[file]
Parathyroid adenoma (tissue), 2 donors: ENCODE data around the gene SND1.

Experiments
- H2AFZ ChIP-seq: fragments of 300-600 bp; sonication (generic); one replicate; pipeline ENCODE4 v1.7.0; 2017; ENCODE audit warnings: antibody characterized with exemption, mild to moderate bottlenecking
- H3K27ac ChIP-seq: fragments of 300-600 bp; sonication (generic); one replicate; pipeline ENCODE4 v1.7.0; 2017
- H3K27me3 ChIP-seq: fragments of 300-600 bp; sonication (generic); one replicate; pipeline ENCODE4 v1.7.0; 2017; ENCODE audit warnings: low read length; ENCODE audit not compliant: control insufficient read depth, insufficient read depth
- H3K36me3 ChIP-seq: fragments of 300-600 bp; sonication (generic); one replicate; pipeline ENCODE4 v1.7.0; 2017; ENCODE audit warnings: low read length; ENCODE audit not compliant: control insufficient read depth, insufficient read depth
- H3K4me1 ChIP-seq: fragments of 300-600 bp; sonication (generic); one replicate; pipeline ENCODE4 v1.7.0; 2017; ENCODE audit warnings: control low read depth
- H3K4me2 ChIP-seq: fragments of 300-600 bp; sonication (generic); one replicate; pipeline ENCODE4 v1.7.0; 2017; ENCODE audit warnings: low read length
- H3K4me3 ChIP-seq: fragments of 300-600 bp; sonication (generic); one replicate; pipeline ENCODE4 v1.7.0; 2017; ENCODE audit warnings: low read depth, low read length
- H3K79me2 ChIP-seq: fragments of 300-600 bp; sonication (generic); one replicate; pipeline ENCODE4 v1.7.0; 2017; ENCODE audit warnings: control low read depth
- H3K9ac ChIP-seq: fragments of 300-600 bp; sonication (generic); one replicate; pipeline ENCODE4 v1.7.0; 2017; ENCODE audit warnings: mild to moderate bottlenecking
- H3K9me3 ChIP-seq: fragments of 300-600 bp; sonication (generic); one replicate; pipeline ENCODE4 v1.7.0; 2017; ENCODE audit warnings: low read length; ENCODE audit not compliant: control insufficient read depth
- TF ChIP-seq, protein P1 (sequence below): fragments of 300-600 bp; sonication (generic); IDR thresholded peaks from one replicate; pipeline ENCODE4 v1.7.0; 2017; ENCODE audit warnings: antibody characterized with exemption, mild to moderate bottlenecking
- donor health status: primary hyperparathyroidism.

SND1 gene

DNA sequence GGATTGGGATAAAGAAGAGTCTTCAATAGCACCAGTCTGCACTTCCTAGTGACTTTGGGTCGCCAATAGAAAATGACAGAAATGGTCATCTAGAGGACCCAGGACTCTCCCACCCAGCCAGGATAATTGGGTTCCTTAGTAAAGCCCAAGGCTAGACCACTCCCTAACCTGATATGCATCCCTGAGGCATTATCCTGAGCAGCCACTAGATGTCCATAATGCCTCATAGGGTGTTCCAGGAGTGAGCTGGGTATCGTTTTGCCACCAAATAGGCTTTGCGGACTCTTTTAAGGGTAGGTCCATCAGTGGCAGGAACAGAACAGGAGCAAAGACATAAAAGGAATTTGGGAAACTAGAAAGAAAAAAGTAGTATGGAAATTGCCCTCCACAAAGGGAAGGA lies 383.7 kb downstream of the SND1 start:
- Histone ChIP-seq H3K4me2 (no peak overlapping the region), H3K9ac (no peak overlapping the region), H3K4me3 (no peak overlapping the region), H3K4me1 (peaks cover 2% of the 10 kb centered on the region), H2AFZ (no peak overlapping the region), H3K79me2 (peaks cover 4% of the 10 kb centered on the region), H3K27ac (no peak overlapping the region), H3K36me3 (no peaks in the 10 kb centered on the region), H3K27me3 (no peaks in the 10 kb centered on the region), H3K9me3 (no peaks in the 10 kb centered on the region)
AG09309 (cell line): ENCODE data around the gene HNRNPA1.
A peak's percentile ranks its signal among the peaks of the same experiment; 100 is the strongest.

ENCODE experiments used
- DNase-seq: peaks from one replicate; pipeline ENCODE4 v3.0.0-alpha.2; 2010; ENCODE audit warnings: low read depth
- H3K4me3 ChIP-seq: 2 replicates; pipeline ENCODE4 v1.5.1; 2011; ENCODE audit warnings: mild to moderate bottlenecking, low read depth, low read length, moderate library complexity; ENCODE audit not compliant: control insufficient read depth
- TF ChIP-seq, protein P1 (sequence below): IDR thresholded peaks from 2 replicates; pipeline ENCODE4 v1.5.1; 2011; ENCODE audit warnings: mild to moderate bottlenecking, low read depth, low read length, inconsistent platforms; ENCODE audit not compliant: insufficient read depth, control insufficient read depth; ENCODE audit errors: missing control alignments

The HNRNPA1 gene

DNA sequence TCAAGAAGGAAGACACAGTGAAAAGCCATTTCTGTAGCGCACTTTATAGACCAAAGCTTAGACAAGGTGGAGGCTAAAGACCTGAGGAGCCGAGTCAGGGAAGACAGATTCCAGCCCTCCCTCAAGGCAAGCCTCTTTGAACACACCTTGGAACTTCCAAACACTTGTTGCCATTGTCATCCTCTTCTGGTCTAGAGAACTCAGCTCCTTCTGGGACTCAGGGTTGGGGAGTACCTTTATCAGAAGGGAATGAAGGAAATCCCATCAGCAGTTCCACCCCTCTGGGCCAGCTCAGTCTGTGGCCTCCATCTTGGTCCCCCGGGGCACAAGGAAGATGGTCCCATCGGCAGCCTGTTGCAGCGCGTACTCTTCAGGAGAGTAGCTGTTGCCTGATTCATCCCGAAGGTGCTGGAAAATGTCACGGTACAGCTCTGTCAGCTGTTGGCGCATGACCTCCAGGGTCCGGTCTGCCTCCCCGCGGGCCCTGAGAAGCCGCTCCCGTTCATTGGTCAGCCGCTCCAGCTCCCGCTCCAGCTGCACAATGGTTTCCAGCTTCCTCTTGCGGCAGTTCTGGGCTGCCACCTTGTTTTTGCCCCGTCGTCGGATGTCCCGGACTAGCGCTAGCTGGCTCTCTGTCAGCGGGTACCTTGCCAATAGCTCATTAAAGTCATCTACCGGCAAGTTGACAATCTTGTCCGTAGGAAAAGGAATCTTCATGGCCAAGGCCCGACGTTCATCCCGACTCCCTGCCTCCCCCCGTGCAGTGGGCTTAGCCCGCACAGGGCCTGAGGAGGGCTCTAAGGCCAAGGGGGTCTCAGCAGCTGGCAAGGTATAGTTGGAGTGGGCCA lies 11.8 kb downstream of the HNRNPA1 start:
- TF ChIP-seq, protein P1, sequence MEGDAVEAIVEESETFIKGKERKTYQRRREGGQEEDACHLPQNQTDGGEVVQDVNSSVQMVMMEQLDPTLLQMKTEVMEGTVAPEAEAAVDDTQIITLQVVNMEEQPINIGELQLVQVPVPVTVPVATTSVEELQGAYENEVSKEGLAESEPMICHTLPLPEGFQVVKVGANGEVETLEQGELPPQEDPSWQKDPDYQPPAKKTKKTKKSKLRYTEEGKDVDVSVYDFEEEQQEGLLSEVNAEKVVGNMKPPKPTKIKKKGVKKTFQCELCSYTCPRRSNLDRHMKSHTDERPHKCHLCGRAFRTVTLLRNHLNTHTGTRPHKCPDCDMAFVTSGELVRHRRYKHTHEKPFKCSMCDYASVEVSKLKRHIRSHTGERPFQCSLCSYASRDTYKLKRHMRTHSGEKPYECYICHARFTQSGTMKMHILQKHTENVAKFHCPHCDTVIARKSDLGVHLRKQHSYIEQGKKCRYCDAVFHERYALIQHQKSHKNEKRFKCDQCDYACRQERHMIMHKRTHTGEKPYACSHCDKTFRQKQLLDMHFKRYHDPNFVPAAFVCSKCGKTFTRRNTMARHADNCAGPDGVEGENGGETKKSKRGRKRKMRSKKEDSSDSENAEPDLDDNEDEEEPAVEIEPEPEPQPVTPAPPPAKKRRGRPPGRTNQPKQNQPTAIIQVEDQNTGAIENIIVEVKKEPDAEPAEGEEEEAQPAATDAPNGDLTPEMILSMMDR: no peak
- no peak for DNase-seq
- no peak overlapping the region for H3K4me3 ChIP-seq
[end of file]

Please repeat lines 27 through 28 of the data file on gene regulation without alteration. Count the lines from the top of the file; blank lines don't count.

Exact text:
- no peak for DNase-seq
- no peak overlapping the region for H3K4me3 ChIP-seq